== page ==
Presentation address by Mr Stewart Ross
It is difficult to follow a path which no-one else has trodden. Nicola Adams is a sports woman who has consistently shown that she has the ability and the strength of character to do just that: from the start, she has been challenging preconceptions and forging new paths to succeed at the very highest level.
Nicola was born in Leeds and attended the local Agnes Stewart School; she started boxing in a local city fitness club after being introduced to the sport while on a visit to the gym with her mum, Dee, who has provided Nicola with tireless support and encouragement from day one.
Nicola won her first competitive fight at the age of 13, but it took another four years before she was able to find another opponent. Remember that womens boxing was banned in the UK until 1996. Nicola went on to become the first woman boxer ever to represent England, in 2001.
It was quite apparent to everyone from a very early stage that this naturally humble boxer with the infectious smile packed into her diminutive frame an unusual and unique talent alongside a mental toughness and determination. Such a knockout combination has enabled her to overcome adversity, not only injury but also, in the early stages of her career, the lack of funding for women boxers.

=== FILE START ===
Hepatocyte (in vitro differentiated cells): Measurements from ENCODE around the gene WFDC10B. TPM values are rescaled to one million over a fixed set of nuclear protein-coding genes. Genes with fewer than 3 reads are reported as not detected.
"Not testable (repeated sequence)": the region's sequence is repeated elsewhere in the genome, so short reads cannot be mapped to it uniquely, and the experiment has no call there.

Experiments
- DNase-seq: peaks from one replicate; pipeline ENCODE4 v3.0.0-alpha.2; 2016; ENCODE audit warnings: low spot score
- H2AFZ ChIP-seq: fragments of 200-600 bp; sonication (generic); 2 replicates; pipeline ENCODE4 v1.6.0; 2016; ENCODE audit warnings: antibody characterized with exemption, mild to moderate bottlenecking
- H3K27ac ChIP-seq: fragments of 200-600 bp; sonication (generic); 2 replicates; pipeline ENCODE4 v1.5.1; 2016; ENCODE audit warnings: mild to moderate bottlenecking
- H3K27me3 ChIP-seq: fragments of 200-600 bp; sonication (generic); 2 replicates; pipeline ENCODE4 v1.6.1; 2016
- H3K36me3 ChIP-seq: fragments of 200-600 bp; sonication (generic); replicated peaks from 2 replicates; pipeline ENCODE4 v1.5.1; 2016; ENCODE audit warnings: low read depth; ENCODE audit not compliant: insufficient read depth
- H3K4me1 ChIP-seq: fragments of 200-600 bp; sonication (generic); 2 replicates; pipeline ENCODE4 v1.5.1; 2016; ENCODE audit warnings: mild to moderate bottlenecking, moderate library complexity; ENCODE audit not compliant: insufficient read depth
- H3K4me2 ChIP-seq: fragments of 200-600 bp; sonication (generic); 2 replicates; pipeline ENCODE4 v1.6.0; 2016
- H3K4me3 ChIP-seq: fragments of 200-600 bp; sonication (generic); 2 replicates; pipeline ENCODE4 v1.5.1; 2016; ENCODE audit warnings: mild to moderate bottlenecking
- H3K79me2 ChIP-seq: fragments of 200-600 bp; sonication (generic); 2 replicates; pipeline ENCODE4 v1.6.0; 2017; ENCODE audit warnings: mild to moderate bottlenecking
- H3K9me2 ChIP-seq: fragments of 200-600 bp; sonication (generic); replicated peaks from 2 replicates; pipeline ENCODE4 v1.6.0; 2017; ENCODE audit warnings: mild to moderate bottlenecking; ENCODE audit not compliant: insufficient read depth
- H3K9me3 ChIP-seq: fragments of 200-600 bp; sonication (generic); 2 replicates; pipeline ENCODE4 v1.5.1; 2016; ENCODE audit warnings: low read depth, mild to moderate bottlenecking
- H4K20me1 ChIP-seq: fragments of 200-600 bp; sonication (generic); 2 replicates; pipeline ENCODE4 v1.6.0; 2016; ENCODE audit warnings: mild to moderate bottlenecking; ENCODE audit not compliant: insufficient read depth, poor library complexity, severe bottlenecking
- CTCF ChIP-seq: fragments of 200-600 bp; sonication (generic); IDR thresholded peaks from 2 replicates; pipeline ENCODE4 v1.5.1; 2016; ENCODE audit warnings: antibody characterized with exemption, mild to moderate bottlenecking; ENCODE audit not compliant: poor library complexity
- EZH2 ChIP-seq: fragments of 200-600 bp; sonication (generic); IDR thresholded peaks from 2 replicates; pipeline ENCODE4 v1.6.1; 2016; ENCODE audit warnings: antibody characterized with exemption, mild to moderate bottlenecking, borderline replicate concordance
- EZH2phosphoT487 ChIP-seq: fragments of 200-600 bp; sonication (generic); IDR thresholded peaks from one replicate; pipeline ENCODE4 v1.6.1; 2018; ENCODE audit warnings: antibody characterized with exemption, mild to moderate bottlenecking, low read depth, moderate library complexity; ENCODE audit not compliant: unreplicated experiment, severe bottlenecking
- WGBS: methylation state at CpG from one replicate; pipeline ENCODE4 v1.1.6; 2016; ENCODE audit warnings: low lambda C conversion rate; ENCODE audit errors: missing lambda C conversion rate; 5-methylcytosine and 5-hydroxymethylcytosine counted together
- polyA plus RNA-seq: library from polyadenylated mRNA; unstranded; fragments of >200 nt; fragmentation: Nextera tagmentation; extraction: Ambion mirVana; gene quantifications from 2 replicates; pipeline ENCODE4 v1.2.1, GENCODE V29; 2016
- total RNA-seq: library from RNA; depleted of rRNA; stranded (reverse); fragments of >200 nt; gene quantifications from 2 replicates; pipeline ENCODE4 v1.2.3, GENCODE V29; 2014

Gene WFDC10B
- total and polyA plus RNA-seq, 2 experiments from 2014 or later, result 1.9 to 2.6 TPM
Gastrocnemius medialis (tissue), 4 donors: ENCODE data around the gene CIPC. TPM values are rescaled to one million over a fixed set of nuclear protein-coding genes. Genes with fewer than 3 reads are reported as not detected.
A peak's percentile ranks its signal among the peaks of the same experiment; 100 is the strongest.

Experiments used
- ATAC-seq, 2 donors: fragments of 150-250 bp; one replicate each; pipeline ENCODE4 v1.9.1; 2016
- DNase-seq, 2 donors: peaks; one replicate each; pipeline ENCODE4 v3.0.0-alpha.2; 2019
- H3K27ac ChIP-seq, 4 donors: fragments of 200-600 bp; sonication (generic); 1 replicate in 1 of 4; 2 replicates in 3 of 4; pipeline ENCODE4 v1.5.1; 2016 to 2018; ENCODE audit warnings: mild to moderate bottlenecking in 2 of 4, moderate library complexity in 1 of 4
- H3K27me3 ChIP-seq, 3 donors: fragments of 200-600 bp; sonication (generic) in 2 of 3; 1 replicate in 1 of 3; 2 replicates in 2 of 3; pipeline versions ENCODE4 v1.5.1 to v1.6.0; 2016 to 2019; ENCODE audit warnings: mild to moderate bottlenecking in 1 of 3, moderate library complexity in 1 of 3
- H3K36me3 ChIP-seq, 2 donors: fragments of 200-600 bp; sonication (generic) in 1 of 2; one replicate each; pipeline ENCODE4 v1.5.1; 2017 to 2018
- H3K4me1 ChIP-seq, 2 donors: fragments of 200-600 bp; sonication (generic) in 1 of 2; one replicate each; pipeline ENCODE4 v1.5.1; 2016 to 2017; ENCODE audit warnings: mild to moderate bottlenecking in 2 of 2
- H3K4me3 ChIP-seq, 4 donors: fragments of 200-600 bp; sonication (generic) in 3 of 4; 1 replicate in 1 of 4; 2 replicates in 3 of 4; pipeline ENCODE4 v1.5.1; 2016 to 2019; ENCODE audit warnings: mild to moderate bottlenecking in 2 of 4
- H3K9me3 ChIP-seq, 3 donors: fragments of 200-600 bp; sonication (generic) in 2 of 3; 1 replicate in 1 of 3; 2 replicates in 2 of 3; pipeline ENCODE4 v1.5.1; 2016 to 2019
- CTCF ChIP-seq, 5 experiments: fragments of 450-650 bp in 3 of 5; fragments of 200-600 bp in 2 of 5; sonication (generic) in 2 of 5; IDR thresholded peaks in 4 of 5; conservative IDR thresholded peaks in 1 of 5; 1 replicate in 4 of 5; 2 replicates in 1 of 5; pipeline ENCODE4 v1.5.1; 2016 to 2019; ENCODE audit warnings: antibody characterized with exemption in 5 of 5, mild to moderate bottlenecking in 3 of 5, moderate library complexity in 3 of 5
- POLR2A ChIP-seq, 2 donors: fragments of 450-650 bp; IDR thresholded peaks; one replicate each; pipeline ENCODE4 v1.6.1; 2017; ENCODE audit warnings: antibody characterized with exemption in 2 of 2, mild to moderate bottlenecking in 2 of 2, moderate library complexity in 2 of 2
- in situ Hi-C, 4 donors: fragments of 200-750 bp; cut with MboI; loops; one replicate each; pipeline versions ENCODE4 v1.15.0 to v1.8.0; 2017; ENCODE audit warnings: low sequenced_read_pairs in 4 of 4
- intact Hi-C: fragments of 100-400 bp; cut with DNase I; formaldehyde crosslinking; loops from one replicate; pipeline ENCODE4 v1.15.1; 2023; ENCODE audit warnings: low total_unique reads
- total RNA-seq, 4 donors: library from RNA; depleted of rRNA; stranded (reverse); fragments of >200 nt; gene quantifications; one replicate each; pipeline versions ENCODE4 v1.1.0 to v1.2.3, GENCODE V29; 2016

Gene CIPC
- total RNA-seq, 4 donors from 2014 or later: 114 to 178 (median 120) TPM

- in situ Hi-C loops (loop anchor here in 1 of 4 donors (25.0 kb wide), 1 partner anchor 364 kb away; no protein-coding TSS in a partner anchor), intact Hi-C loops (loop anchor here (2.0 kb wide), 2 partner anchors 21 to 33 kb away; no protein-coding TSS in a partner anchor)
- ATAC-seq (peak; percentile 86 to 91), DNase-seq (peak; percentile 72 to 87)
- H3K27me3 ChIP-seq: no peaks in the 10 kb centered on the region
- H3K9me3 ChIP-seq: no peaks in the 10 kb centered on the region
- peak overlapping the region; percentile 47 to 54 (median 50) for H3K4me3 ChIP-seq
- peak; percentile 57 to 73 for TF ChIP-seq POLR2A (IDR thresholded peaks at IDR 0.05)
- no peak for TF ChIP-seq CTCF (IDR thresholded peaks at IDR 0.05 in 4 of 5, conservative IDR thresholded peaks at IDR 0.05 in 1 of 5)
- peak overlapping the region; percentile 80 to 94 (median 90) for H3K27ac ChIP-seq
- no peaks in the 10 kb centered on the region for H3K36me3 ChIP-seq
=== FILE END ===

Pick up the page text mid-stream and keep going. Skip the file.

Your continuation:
After winning medals in European and World Amateur Championships, Nicola became the first female boxer to win an Olympic gold medal in 2012, when, to the joy of the nation, she outclassed the great Chinese boxer Ren Cancan in the flyweight final. She went on to take the Commonwealth Gold in 2014, and just last month won Gold at the European Games in Baku.
Nicola is an outstanding ambassador for the people and city of Leeds and Yorkshire, involving herself in important local causes, and supporting both sport and charities in the city.
In an age when sports stars so often fail, outside their arena, to live up to their athletic achievement, Nicola stands out as a golden beacon. She is a genuine role model. She is an inspiration to all. And she is proof that, whilst even today gender barriers still exist in sport and society, they can be torn down and new paths fashioned for others to follow.